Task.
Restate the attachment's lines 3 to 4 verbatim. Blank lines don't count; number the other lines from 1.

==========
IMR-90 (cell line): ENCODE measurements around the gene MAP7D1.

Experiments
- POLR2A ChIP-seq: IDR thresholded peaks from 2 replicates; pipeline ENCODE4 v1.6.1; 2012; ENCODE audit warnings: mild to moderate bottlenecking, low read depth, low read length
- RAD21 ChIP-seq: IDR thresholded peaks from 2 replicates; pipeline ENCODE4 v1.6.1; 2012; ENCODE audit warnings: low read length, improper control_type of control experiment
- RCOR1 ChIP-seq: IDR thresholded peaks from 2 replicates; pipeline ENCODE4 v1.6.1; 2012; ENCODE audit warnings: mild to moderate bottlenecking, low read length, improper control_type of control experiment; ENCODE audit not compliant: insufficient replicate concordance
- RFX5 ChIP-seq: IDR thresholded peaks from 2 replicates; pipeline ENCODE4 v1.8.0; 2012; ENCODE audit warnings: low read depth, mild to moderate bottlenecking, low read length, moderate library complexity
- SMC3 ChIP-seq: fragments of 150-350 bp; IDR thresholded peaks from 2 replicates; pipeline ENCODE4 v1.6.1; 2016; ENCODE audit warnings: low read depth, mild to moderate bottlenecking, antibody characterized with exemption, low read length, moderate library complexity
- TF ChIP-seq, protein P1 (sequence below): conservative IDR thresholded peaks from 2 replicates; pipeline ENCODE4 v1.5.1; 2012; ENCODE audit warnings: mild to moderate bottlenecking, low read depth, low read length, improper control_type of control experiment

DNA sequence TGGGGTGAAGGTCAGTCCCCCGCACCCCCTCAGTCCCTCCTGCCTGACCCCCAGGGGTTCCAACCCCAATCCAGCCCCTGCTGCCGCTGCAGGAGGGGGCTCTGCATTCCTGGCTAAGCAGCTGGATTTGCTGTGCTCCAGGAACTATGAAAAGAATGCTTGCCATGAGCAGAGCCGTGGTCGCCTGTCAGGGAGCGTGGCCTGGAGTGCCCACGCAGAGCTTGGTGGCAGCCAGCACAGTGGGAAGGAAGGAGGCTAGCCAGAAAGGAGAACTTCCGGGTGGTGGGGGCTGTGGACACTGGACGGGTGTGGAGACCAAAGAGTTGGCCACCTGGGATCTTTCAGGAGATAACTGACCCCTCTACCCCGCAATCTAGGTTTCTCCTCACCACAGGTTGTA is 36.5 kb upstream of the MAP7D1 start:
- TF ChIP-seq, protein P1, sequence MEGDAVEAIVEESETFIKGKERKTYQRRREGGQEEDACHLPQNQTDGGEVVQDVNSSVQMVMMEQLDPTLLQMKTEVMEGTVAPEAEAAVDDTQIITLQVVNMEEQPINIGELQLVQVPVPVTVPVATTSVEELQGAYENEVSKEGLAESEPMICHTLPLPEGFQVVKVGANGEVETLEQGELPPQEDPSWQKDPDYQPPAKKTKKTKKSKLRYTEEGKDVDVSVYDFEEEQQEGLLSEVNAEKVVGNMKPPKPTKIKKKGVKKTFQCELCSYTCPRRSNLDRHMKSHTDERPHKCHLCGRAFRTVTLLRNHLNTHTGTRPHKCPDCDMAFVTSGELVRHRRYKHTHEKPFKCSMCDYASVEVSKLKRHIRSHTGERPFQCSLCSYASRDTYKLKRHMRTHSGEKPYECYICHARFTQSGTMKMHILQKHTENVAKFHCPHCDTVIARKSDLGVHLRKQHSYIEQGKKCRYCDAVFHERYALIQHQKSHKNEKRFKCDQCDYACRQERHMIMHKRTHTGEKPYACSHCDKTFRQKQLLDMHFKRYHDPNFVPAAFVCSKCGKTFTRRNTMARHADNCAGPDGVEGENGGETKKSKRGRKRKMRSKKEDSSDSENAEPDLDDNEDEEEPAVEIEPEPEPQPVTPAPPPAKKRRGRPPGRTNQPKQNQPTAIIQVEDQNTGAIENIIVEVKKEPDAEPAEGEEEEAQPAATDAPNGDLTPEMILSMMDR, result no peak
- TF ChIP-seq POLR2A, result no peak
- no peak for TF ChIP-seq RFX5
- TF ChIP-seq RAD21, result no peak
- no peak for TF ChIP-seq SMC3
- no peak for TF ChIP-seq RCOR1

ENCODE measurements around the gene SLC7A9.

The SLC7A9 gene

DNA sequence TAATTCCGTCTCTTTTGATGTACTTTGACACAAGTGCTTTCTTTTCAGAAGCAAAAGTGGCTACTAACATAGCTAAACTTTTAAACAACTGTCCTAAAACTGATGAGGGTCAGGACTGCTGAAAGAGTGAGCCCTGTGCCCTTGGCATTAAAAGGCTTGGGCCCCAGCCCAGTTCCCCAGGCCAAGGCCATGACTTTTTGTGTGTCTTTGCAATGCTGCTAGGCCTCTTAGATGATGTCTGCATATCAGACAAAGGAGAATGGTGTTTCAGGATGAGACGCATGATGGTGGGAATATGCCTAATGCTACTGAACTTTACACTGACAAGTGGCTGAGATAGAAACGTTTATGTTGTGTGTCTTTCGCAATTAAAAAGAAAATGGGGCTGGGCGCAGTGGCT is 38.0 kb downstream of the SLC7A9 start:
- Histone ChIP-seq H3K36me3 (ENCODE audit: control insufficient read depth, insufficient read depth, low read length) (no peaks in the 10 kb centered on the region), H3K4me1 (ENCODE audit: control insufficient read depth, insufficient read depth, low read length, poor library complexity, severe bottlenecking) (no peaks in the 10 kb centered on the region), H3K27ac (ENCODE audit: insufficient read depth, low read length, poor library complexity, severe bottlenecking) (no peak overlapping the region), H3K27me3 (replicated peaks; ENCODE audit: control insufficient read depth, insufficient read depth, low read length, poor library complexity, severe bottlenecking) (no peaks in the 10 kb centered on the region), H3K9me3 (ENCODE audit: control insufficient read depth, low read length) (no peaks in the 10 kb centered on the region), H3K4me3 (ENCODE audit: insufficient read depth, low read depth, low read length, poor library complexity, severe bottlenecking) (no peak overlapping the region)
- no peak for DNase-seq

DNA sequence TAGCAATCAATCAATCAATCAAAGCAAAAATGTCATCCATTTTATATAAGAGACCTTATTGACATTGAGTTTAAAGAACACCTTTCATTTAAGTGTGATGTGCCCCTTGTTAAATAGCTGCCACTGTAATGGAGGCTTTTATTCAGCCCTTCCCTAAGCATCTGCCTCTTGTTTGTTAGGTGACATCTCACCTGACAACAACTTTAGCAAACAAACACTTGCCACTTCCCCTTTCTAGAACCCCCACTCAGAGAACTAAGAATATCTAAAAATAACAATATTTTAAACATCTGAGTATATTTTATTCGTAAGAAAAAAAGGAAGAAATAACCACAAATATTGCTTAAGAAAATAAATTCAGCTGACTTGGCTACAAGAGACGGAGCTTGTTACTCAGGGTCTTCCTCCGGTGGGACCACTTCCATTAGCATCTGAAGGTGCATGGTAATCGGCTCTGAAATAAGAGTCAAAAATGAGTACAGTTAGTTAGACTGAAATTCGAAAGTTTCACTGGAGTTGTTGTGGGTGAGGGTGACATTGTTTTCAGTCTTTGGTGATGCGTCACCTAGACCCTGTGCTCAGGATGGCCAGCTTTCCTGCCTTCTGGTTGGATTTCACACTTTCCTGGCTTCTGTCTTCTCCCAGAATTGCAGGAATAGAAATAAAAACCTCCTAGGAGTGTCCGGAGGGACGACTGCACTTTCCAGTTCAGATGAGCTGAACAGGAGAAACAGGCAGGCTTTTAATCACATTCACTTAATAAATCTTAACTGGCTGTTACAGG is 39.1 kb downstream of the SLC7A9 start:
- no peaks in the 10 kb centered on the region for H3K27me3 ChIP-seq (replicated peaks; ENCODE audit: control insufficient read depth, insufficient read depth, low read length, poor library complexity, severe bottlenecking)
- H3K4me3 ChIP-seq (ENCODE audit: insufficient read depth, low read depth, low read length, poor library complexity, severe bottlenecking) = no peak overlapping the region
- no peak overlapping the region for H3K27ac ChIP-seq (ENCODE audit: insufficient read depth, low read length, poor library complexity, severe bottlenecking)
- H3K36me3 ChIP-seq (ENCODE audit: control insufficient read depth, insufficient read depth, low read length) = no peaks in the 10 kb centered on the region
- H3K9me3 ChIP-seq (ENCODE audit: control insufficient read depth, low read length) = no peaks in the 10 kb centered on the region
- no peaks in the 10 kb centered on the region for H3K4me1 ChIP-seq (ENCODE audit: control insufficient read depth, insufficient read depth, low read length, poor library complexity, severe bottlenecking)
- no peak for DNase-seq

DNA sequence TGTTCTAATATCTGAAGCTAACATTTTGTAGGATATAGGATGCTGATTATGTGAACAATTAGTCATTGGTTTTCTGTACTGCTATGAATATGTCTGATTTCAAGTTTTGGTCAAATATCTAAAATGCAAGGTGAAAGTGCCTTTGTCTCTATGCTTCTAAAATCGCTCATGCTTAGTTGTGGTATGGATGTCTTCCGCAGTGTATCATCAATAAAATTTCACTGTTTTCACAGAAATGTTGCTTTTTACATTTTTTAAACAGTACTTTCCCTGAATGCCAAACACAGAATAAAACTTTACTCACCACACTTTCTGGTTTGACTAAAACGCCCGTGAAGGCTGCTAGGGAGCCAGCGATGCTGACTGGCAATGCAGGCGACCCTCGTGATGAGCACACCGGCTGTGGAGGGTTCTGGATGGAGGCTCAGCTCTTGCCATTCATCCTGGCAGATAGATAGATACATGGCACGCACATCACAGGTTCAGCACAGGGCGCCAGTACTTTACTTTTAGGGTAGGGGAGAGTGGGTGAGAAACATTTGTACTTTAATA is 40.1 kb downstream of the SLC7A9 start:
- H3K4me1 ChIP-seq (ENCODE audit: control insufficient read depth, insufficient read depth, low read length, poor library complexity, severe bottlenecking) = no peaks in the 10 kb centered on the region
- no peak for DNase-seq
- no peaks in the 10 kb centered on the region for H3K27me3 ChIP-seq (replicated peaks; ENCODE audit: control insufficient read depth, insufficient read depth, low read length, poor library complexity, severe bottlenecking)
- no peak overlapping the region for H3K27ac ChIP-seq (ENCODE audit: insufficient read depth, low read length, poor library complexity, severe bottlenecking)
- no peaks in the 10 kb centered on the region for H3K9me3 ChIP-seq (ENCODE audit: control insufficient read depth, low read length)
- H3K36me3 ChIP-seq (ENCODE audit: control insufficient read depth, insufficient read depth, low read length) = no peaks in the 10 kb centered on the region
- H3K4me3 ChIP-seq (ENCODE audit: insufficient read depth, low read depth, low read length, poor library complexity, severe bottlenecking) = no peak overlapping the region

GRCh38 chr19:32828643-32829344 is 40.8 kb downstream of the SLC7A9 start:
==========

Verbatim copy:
- POLR2A ChIP-seq: IDR thresholded peaks from 2 replicates; pipeline ENCODE4 v1.6.1; 2012; ENCODE audit warnings: mild to moderate bottlenecking, low read depth, low read length
- RAD21 ChIP-seq: IDR thresholded peaks from 2 replicates; pipeline ENCODE4 v1.6.1; 2012; ENCODE audit warnings: low read length, improper control_type of control experiment